Cancer risk rises as patients wait for diagnostic testing

April 10, 2018, Perelman School of Medicine at the University of Pennsylvania

The longer a patient with a positive screening result waits for diagnostic testing, the worse their cancer outcomes may become, according to a literature review of breast, cervical, colorectal, and lung studies in the journal CA: A Cancer Journal for Clinicians led by researchers at the Perelman School of Medicine at the University of Pennsylvania.

After a patient receives a positive cancer screening result, the next recommended step is a follow-up evaluation with diagnostic testing, a CT scan for example, which is key to confirm the absence or presence of cancer(s) and the severity of any that may be present.

The authors, an interdisciplinary team of cancer experts from the Population-Based Research Optimizing Screening Through Personalized Regimens Consortium, urge who receive a positive screening to schedule a diagnostic as soon as feasible. Articles considered were published between January 1998 and December 2017, conducted in an average-risk population, except in , and used study designs that provided empirical evidence and evaluated the key question.

Although the findings of this research follow the longstanding conventional wisdom, this literature review backs up this message with patient outcome data. The authors make clear that each patient's cancer trajectory is different and there is no established timeframe that is OK to wait before a without risk of cancer progression.

"To ignore these findings is not patient-centered," said Chyke Doubeni, MD. "The longer a patient waits, the less likely they are to get the diagnostic testing done. There is also the risk that precancerous or early tumors will become more advanced cancers that are more difficult or impossible to cure."

The paper offers suggested targets for each of the four cancers within which diagnostic testing should be performed. The targets range from 60-90 days, but were not able to ascribe a certain number of risk points based on exactly how long a patient waits. For example, on average, cervical cancer takes longer to progress than lung cancer does, but the authors caution against ascribing a safe period to wait or saying it's safe to wait a little longer if you have cervical cancer vs another type based on the limited body of knowledge to date.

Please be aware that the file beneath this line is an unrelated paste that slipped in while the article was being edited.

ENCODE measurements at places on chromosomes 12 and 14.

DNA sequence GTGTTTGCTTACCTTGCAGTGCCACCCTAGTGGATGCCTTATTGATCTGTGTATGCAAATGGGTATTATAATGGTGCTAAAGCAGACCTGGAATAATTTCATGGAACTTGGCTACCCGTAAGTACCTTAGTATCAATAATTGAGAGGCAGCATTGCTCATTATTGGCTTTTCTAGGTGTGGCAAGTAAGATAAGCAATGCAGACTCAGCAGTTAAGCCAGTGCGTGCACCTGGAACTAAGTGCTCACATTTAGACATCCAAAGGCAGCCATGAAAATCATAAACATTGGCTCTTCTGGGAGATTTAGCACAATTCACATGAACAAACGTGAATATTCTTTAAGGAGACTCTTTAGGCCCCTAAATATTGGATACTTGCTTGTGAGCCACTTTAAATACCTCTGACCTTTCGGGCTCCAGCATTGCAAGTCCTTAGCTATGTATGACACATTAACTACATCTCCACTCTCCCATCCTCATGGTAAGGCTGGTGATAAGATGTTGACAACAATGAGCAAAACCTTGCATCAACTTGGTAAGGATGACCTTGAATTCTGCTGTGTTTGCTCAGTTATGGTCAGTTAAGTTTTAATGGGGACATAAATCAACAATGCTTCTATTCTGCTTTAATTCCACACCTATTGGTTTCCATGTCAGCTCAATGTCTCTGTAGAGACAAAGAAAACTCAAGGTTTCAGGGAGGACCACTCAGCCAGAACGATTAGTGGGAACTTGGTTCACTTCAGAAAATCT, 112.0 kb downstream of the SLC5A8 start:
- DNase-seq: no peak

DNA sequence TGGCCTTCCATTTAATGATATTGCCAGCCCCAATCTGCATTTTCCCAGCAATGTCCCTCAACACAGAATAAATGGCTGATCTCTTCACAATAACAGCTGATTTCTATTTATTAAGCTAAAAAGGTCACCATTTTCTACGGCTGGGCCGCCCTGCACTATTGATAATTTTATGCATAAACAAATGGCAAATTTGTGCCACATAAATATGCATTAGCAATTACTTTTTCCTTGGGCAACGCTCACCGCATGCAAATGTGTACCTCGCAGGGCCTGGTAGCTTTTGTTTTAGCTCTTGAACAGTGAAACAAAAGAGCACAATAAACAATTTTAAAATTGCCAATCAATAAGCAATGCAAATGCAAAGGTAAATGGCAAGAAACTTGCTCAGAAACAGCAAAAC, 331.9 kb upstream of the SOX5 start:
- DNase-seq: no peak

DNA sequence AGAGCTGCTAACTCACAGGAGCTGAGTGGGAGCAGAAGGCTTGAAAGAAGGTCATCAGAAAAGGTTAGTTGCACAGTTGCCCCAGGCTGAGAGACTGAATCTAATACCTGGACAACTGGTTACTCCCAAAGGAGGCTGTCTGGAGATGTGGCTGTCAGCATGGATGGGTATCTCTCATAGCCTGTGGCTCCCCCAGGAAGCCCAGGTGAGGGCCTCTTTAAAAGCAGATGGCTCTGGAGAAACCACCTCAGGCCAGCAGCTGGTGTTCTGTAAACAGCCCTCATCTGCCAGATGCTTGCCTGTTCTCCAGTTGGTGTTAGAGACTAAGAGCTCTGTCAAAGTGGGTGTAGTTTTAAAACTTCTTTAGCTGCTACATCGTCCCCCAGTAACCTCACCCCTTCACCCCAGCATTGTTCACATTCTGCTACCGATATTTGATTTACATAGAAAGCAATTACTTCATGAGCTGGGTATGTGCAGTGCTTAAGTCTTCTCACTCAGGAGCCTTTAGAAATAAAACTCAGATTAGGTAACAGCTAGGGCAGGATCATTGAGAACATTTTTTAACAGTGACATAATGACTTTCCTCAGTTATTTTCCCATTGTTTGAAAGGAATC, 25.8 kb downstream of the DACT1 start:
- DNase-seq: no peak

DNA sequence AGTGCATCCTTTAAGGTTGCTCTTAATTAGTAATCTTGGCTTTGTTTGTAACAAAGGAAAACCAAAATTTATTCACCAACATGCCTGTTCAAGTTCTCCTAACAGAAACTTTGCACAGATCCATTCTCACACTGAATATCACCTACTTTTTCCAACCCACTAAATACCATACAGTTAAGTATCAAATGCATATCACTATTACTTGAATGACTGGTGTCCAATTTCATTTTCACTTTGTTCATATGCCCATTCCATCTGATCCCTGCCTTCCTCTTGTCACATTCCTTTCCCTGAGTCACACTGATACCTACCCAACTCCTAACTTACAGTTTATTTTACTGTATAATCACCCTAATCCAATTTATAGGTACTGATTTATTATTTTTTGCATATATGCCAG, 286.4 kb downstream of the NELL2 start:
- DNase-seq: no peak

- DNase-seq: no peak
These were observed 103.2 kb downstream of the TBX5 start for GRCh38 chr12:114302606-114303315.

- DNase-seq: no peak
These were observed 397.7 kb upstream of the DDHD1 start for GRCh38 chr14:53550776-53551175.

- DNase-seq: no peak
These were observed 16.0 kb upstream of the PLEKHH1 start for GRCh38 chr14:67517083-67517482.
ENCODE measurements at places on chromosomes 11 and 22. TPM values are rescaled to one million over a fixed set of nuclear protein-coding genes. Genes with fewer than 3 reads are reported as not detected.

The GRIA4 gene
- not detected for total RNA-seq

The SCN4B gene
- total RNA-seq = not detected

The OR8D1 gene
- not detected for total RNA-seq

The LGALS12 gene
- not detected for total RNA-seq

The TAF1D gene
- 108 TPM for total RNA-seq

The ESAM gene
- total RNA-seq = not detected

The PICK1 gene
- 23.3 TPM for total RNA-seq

The National Academy of Medicine has identified improving the timeliness and patient-centeredness of care as an important unmet health priority. Screening is proven to reduce the risk of death from some cancers and is currently recommended at grade A or B by the US Preventive Services Task Force in eligible persons for breast, cervical, colorectal, and lung cancers, which enables full coverage of those services under the Affordable Care Act.

Future research will aim to identify the appropriate data to identify time intervals during which it is potentially safe to wait before undergoing diagnostic testing.

Doubeni and his colleagues note that prompt diagnostic testing may also reduce mortality risk, and may also reduce worries about uncertainty about the procedure. Additionally, sooner is better, as provider or system delays in follow-up may increase the likelihood that diagnostic testing may not occur at all, such as changes in patient contact information or insurance coverage changes.

Based on the few direct studies cited, overall, there is evidence that if you wait longer than 60-90 days, generally will progress. This is not surprising biologically, but the paper provides guidance on how to set metrics to measure improvement. Next steps for the research will seek out the most effective interventions to reduce the time to diagnosis for vulnerable and minority populations, and any patients who have barriers to timely follow up.

Explore further: Evidence suggests that patient navigators and provider reminders may improve follow-up after positive fecal blood test